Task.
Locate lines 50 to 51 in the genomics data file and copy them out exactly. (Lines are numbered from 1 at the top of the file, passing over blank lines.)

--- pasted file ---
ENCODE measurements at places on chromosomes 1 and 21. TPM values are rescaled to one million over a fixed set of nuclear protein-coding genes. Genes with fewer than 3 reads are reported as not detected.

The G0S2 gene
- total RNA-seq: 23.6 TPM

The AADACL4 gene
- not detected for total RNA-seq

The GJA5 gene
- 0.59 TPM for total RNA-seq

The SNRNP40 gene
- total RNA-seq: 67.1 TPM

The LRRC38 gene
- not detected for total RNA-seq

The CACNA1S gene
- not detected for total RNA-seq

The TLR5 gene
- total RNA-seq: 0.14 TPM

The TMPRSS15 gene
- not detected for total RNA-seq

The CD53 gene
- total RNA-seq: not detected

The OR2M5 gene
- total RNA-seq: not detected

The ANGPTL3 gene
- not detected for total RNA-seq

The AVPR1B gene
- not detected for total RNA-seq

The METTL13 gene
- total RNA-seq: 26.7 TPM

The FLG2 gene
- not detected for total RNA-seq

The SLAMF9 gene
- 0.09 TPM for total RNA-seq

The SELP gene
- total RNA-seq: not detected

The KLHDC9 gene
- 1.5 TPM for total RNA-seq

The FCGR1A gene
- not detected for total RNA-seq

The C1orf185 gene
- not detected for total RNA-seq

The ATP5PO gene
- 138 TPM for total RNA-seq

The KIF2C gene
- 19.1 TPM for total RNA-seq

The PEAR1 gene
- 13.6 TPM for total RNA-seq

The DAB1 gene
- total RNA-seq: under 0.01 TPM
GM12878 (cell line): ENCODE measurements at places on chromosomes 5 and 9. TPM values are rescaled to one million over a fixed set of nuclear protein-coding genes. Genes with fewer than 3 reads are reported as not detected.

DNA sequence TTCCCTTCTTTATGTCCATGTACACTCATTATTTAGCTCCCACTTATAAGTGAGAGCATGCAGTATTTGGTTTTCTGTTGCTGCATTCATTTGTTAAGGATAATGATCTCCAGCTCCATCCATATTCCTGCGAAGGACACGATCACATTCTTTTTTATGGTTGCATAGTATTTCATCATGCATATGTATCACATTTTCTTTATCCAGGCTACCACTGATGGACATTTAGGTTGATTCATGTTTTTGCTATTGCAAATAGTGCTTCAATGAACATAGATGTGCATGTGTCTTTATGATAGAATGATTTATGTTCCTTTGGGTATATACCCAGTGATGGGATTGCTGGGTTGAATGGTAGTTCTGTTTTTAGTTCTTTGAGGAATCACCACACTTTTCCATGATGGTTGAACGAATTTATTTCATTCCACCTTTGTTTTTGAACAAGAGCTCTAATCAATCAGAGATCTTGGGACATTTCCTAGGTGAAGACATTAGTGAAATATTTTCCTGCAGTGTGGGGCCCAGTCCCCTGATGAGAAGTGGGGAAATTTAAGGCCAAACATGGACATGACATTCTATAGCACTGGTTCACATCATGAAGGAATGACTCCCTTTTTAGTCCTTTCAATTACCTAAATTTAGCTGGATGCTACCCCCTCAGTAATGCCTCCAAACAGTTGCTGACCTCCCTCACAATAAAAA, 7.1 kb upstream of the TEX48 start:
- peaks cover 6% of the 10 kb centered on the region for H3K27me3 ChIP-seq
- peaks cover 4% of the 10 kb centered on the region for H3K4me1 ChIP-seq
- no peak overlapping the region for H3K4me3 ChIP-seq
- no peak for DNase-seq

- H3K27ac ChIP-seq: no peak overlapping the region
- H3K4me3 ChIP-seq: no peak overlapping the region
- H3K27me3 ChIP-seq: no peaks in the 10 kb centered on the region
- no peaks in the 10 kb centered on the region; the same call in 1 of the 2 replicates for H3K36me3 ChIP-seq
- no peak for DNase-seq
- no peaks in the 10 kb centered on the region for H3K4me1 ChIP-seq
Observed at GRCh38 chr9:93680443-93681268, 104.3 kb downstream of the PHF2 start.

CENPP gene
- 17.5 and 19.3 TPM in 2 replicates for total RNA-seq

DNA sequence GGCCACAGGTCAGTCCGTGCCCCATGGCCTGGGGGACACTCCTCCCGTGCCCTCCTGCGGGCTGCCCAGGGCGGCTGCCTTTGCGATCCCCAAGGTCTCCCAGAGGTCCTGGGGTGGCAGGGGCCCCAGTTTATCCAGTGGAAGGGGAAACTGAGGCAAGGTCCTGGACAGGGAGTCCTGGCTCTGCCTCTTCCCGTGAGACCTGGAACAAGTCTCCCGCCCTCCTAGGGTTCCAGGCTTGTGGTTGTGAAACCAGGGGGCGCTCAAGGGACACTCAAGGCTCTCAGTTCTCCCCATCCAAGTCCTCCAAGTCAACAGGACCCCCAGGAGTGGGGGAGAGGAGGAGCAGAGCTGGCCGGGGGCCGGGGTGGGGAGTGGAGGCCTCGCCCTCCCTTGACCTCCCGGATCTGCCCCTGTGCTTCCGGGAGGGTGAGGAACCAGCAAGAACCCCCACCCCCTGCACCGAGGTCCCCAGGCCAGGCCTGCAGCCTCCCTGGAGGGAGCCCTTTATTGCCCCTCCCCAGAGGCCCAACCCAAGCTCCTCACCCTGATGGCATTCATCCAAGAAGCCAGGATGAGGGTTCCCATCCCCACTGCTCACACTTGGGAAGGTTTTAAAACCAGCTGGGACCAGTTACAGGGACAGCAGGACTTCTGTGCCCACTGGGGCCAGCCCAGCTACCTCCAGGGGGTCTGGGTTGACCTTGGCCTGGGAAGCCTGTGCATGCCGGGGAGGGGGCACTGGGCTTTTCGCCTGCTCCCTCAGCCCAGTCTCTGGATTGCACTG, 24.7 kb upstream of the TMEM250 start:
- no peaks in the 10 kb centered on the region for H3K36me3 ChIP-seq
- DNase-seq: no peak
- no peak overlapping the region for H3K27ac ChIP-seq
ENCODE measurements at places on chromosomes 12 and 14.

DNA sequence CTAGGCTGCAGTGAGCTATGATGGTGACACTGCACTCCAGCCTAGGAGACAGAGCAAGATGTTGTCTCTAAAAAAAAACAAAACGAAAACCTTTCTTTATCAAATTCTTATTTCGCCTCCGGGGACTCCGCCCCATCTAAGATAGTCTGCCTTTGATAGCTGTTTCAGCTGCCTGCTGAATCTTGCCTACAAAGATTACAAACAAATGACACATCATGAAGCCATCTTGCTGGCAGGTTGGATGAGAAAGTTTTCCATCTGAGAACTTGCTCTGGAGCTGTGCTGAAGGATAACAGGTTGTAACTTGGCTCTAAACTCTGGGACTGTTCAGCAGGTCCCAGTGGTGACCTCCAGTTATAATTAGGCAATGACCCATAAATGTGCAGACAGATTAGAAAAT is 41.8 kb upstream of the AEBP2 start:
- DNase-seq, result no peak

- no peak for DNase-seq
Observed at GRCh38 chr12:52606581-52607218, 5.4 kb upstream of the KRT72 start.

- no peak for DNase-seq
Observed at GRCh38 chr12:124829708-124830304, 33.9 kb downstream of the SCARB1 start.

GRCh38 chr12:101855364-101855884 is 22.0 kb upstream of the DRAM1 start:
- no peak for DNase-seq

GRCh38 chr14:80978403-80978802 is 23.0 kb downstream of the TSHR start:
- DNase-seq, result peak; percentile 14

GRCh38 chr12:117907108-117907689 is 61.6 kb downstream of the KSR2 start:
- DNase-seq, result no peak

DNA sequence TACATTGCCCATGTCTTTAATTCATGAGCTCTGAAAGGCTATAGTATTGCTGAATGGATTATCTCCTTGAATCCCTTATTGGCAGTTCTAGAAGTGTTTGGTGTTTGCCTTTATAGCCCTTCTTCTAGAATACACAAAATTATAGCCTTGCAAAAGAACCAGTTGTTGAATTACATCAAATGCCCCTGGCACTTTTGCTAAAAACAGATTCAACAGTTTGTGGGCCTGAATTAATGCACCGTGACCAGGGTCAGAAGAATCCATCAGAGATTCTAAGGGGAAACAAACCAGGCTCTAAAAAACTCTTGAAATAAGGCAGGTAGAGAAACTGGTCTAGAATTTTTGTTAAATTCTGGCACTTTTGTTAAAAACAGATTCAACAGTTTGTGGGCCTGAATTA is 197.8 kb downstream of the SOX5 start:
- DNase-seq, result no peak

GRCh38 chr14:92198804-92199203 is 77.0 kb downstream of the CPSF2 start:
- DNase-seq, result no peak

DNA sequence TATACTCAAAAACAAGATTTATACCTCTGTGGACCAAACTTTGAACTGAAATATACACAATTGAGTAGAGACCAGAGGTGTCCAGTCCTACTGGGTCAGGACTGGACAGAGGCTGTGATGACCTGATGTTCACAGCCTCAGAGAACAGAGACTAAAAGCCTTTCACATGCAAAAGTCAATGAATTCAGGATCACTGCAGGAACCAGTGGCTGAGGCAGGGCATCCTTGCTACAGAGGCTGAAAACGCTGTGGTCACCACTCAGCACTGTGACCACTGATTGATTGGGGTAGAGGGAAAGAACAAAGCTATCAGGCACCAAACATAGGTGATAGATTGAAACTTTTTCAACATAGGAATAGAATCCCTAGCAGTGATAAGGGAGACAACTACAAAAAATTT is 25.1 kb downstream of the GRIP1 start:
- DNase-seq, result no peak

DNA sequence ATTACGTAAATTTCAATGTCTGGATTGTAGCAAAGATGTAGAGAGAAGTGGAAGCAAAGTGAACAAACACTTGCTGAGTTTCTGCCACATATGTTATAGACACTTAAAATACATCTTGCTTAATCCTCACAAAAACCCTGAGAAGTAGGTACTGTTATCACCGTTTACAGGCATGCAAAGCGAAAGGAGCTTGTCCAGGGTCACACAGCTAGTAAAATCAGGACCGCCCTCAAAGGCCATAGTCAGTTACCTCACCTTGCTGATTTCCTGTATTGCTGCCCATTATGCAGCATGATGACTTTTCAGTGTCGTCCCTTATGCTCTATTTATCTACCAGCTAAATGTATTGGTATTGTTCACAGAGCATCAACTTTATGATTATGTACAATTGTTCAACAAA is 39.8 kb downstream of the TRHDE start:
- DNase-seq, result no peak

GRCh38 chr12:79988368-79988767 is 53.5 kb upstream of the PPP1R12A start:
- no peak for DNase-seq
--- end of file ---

- peaks cover 6% of the 10 kb centered on the region for H3K27me3 ChIP-seq
- peaks cover 4% of the 10 kb centered on the region for H3K4me1 ChIP-seq